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 Post subject: GMAT Verbal
PostPosted: Sat May 25, 2013 2:27 am 
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Columnist: Novels published in the past 50 years are far inferior to those published even as recently as 100 years ago. Consider the difference between James Joyce's Ulysses, from 1922, and the paperbacks you can find featured on the displays at the mega-bookstores. Joyce's writing is art; these contemporary books are no better than TV sitcoms.

Which of the following points to the most serious logical flaw in the columnist's argument?
A. The books the author picked from the bookstore displays may not represent the quality of modern writing.
B. The mega-bookstores choose their featured books according to several well-known best-seller lists.
C. Novelists today can rely on their publicists and the Internet to boost the popularity of their novels.
D. A reader who is not familiar with James Joyce's Ulysses could find the columnist's argument unconvincing.
E. There could be criteria other than artistic merit by which to analyze a book's quality.


(A) We need to find the statement that points to the most serious flaw in the columnist's argument. This argument, which claims that novels published within the last 50 years are inferior to those published even 100 years ago, relies on a comparison of James Joyce's Ulysses and the paperbacks featured in the mega-bookstores. It is very possible that those books are not adequately representative of novels written in the two time periods being compared. Choice (A) points out this flaw by suggesting that the columnist's choice of books is not representative. Choice (B) offers no evidence either for or against the columnist's argument; even if these featured books are best-sellers, this tells us nothing about their quality – all it tells us is that the mega-bookstores feature what the public likes. Choice (C) supports the columnist's argument by suggesting that books published today become popular (and publishable, we might infer) mainly through advertising, which could imply that they don't need to be well-written to be published (or featured in a bookstore). Choice (D) is irrelevant; we're concerned with the quality of the columnist's argument, not its reception by a certain kind of reader. (E) is incorrect because the author does use terms that address quality – "no better than." This is so because we may infer that what the author means by "inferior" is "less artistic," such that her argument as such is merely less convincing than it could be. (A) is the best answer.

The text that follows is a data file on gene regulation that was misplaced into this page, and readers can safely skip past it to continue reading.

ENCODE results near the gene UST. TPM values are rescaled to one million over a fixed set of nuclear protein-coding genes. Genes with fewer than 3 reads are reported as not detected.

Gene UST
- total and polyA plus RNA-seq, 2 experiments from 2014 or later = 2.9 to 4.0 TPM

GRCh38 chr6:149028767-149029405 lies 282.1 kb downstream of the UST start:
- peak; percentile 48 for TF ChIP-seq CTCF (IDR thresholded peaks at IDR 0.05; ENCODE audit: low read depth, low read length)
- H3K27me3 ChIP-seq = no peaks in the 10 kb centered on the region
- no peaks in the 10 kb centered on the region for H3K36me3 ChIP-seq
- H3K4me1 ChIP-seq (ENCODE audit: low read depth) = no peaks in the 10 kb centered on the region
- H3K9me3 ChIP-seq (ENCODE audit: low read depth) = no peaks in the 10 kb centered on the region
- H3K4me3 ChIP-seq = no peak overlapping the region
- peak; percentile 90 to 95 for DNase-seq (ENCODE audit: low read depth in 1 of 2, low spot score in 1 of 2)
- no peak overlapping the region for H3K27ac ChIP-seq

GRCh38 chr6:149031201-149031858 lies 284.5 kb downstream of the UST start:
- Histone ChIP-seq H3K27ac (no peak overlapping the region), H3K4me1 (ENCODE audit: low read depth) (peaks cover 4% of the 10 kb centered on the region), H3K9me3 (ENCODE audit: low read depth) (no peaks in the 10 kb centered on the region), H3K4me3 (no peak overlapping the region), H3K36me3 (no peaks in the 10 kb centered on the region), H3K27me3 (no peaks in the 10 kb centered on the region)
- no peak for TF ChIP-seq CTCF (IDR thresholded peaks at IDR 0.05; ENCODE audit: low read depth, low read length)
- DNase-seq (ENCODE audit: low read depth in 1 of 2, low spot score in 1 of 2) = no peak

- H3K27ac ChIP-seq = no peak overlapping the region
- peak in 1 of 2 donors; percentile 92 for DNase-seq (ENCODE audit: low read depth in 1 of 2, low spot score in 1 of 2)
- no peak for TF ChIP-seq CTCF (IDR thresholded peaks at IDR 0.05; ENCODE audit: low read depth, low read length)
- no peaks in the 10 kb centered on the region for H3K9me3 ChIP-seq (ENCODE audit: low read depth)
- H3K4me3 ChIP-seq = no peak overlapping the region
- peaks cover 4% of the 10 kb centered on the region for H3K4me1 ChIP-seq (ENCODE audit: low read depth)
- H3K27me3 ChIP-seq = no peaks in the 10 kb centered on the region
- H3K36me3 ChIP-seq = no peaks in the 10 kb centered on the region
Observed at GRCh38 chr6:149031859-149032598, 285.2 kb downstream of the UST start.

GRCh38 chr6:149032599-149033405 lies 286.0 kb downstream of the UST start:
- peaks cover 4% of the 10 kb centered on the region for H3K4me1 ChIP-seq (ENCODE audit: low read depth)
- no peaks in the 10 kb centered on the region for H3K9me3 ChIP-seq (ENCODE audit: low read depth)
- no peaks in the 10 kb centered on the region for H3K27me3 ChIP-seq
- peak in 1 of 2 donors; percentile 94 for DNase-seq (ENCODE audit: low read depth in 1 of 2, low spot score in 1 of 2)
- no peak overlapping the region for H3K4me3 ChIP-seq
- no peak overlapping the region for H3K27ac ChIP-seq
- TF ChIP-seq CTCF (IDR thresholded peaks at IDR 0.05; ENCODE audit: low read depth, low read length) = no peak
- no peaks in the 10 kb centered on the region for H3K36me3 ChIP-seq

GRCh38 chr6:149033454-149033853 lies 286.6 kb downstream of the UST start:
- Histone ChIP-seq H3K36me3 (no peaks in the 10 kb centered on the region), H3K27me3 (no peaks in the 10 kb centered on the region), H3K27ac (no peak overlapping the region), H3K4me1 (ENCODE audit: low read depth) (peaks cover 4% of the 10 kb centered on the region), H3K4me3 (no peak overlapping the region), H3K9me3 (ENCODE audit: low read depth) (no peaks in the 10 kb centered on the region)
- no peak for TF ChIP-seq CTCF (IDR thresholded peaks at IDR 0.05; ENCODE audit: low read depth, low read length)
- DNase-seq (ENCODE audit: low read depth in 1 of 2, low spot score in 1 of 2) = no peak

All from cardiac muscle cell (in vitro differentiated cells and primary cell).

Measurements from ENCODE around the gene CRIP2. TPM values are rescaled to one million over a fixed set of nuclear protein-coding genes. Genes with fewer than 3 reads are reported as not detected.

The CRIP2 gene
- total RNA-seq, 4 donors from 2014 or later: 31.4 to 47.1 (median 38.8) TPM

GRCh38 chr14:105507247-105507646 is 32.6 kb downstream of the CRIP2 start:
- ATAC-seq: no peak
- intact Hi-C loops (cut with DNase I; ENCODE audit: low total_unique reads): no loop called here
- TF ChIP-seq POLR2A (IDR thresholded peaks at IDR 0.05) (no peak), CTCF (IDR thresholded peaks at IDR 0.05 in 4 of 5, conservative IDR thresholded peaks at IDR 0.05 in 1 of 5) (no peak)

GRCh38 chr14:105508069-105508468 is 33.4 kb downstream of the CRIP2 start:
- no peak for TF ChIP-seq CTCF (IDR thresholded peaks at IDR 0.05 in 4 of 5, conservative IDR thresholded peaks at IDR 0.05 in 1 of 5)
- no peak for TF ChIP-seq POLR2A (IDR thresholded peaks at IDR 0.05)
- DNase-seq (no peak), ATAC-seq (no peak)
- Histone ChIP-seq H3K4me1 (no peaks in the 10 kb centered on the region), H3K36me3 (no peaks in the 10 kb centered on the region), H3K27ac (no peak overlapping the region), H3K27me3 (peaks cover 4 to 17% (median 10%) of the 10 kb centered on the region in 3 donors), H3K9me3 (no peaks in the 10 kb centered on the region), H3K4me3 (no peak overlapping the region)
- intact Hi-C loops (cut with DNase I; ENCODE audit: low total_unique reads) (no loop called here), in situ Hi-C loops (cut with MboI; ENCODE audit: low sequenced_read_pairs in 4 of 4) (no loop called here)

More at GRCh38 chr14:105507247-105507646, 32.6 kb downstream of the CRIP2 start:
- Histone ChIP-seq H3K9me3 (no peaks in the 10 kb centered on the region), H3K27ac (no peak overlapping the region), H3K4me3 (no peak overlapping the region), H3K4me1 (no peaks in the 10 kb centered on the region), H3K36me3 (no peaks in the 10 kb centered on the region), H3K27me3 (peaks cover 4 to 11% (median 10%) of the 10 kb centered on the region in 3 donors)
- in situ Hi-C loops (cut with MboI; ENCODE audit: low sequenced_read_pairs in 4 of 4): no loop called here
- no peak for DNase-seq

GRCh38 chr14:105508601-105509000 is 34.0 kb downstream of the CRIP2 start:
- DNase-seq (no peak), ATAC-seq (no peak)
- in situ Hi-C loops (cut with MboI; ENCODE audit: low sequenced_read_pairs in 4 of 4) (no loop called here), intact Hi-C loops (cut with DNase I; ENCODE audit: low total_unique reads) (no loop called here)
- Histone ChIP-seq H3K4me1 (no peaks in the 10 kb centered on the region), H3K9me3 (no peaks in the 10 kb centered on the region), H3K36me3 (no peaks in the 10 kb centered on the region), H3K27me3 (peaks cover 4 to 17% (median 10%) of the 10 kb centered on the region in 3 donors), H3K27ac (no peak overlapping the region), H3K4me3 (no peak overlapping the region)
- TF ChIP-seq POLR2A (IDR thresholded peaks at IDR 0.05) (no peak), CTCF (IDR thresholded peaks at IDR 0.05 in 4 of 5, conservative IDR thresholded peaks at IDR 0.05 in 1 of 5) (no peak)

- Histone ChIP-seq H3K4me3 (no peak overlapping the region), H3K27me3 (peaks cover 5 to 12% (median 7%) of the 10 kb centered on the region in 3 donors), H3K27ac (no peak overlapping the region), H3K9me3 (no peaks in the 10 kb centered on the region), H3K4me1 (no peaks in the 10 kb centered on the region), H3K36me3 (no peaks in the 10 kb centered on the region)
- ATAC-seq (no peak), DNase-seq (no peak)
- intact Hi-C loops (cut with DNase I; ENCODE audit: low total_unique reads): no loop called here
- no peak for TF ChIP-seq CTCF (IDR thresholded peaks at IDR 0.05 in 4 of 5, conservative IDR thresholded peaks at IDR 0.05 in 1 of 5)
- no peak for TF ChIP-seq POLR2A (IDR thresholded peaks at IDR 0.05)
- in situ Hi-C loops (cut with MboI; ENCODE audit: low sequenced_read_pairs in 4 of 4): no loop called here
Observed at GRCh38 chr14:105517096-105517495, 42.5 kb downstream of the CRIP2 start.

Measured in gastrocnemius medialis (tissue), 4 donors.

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"The books the author picked from the bookstore"

How is that in the scope of the stimulus? You mention "mega-bookstores" where I can find books, but nothing close to the author going there. Excessively misleading.


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 Post subject: Re: GMAT Verbal
PostPosted: Sat May 25, 2013 2:28 am 
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Quote:
"The books the author picked from the bookstore"

How is that in the scope of the stimulus? You mention "mega-bookstores" where I can find books, but nothing close to the author going there. Excessively misleading.
The author of the passage is the one who mentions the paperbacks at mega-bookstores as a point of comparison with Joyce's Ulysses, so it is clear the author is familiar with those books and those stores.


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